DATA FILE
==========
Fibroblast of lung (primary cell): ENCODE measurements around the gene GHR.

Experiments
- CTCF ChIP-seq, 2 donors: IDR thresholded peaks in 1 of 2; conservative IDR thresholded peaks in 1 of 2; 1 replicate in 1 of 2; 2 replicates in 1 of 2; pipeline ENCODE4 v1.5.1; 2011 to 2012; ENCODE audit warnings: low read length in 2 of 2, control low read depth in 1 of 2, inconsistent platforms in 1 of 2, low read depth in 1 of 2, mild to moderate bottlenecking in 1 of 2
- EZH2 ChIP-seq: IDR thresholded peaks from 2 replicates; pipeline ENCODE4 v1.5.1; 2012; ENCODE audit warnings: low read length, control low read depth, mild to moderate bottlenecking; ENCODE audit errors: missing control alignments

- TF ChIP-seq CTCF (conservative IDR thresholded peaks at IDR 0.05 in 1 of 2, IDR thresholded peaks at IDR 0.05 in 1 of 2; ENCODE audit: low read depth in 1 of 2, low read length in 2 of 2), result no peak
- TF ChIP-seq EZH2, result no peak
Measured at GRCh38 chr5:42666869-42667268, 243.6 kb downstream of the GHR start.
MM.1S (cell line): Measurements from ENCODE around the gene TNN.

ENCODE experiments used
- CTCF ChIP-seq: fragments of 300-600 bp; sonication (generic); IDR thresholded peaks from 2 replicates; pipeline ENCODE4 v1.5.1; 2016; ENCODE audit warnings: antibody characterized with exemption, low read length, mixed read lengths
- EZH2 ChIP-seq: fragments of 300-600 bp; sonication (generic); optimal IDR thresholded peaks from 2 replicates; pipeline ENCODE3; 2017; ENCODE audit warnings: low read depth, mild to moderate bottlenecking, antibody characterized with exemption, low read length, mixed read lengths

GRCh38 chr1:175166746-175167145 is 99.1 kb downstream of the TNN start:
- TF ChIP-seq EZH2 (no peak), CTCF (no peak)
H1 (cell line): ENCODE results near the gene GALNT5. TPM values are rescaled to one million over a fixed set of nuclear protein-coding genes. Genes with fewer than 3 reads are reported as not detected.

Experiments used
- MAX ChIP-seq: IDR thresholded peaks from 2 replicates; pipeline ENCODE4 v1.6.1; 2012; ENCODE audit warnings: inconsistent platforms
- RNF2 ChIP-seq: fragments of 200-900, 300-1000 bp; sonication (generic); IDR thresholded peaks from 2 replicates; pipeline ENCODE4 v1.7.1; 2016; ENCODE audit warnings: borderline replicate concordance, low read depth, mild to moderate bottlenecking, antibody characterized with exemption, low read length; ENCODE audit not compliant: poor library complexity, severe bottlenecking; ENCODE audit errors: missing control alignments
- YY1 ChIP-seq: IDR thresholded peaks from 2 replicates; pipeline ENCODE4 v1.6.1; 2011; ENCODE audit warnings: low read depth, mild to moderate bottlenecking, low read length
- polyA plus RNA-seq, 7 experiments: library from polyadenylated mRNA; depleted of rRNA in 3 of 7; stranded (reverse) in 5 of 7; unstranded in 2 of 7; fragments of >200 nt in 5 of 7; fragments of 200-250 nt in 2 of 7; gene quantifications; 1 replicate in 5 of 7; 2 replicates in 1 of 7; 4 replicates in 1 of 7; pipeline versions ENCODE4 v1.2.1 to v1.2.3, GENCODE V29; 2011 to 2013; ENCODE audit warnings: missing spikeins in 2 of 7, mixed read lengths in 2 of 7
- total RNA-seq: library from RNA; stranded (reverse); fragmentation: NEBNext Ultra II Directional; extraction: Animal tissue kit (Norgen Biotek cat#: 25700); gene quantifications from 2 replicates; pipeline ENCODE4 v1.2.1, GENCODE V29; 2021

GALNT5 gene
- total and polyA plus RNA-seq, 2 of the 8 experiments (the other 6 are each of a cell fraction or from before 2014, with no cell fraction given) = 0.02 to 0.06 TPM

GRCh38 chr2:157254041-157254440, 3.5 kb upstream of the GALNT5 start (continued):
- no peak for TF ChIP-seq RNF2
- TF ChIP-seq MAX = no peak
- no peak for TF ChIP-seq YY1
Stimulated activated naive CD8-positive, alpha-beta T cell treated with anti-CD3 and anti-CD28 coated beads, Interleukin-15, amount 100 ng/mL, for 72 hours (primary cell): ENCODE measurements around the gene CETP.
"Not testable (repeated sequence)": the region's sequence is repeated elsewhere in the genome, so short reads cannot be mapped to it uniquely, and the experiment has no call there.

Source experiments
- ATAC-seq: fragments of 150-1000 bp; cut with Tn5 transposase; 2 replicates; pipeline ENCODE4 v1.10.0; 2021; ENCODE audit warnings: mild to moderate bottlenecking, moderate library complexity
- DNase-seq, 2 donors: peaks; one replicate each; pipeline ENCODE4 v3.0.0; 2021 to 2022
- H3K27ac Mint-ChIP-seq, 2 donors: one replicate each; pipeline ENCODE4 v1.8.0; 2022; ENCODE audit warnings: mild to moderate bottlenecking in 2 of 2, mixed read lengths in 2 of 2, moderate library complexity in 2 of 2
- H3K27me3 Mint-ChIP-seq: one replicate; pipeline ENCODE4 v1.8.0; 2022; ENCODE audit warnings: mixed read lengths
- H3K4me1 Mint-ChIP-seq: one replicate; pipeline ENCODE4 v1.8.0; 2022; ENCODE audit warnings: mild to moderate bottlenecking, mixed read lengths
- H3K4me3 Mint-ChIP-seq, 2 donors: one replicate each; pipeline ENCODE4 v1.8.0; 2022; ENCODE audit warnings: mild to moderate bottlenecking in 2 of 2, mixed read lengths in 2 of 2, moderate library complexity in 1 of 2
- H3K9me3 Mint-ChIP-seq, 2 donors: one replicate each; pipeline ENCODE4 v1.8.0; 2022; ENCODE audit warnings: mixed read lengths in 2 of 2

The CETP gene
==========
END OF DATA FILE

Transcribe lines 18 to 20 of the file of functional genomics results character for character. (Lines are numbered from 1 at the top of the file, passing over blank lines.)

- YY1 ChIP-seq: IDR thresholded peaks from 2 replicates; pipeline ENCODE4 v1.6.1; 2011; ENCODE audit warnings: low read depth, mild to moderate bottlenecking, low read length
- polyA plus RNA-seq, 7 experiments: library from polyadenylated mRNA; depleted of rRNA in 3 of 7; stranded (reverse) in 5 of 7; unstranded in 2 of 7; fragments of >200 nt in 5 of 7; fragments of 200-250 nt in 2 of 7; gene quantifications; 1 replicate in 5 of 7; 2 replicates in 1 of 7; 4 replicates in 1 of 7; pipeline versions ENCODE4 v1.2.1 to v1.2.3, GENCODE V29; 2011 to 2013; ENCODE audit warnings: missing spikeins in 2 of 7, mixed read lengths in 2 of 7
- total RNA-seq: library from RNA; stranded (reverse); fragmentation: NEBNext Ultra II Directional; extraction: Animal tissue kit (Norgen Biotek cat#: 25700); gene quantifications from 2 replicates; pipeline ENCODE4 v1.2.1, GENCODE V29; 2021